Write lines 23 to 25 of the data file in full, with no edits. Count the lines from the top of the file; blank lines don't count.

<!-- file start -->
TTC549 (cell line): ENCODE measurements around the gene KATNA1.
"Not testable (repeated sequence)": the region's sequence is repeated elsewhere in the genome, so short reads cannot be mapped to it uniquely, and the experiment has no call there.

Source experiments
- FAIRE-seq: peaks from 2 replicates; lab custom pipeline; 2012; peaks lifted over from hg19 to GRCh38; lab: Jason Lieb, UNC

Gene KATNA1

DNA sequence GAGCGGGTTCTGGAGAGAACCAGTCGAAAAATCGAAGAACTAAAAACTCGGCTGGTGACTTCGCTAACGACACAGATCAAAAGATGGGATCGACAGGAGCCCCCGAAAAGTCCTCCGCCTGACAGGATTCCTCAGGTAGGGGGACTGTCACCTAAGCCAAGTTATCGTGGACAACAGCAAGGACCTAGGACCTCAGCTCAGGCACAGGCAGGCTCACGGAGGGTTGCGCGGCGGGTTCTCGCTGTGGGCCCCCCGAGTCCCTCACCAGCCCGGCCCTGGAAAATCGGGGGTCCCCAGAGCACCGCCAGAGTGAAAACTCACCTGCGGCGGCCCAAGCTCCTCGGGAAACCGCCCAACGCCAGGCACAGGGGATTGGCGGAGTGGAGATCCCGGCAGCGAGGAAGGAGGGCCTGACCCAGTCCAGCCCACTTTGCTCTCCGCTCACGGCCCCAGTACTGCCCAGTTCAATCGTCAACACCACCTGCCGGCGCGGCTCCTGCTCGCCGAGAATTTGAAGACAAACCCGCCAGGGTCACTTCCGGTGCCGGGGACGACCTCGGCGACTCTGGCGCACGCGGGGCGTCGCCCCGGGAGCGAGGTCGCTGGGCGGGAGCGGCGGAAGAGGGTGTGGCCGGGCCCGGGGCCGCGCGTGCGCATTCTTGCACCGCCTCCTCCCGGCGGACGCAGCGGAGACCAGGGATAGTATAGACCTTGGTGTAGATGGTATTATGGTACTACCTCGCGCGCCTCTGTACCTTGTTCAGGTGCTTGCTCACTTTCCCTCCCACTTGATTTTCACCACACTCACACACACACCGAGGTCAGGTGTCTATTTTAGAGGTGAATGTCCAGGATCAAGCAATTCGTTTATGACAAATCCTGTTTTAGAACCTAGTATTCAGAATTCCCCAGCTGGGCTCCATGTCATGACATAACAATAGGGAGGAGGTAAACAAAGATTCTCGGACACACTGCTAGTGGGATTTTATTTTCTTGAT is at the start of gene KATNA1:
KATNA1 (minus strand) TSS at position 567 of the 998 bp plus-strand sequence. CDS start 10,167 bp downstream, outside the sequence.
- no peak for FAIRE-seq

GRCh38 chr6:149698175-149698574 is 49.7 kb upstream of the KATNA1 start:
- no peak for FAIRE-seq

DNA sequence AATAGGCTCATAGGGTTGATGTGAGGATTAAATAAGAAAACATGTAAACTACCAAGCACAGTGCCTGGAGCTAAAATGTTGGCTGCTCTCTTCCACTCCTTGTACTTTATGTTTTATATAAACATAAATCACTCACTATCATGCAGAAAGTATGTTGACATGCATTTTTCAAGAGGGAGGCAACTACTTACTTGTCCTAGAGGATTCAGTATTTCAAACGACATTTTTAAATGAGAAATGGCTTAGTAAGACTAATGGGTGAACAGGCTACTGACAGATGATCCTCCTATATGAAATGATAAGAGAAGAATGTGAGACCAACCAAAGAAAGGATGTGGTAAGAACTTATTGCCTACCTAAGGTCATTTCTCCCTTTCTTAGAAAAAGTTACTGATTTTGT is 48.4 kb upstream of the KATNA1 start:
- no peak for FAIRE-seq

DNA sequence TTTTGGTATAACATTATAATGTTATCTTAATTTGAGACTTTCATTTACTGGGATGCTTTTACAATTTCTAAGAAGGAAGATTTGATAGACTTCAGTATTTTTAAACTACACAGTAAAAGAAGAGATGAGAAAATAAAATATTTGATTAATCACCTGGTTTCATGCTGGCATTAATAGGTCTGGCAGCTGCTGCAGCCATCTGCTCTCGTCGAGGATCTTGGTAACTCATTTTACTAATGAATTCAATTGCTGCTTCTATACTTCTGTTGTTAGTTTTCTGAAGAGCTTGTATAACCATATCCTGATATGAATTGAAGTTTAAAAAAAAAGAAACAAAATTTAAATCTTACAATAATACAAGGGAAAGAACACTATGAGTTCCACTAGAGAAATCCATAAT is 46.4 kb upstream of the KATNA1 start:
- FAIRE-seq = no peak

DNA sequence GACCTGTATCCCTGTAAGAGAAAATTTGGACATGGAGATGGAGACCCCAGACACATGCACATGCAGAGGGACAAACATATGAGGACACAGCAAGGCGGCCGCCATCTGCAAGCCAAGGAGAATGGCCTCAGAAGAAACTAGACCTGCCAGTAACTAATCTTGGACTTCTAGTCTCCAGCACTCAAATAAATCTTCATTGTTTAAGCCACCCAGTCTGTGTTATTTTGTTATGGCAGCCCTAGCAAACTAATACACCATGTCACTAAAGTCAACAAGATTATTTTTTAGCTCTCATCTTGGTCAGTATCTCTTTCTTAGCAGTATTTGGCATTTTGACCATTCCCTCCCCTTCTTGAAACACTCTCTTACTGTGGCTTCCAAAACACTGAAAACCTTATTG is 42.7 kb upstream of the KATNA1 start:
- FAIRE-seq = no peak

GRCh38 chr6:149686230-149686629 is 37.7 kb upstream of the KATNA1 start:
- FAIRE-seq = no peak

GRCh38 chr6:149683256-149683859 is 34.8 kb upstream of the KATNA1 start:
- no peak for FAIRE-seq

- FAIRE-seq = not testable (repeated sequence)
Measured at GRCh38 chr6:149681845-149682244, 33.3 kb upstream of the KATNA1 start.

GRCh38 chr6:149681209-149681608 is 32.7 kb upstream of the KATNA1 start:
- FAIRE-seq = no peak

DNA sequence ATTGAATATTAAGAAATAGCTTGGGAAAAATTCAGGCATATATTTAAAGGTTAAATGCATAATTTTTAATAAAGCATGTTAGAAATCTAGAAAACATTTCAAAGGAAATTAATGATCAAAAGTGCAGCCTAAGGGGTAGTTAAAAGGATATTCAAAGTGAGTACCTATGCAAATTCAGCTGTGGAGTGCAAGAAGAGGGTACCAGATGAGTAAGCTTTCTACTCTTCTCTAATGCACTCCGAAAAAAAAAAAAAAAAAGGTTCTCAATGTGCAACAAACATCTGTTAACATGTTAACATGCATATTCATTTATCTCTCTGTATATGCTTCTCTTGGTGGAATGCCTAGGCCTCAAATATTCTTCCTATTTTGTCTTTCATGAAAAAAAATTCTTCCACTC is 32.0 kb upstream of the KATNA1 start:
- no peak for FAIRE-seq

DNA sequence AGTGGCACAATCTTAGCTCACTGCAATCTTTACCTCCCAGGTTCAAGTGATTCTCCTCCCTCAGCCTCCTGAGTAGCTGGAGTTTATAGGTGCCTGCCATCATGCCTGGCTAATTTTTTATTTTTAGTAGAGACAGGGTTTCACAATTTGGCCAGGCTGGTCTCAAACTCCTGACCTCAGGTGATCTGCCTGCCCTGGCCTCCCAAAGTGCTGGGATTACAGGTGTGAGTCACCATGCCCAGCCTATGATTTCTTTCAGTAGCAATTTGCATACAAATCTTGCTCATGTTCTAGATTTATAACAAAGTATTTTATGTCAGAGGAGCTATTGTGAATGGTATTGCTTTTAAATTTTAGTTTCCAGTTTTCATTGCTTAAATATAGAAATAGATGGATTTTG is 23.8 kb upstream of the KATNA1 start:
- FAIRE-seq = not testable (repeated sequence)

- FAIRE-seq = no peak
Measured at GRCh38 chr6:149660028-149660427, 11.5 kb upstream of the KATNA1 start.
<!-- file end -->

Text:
GRCh38 chr6:149681209-149681608 is 32.7 kb upstream of the KATNA1 start:
- FAIRE-seq = no peak

DNA sequence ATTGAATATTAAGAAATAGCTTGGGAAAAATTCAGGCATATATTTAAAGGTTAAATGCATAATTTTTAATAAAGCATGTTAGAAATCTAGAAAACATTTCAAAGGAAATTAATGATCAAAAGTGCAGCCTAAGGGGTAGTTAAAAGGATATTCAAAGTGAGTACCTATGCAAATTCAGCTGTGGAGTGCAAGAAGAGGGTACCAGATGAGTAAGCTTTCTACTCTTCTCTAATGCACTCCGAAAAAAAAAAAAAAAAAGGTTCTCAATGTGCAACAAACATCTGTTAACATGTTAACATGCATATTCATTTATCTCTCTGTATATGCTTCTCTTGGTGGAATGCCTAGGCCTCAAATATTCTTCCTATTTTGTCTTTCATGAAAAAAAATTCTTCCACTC is 32.0 kb upstream of the KATNA1 start: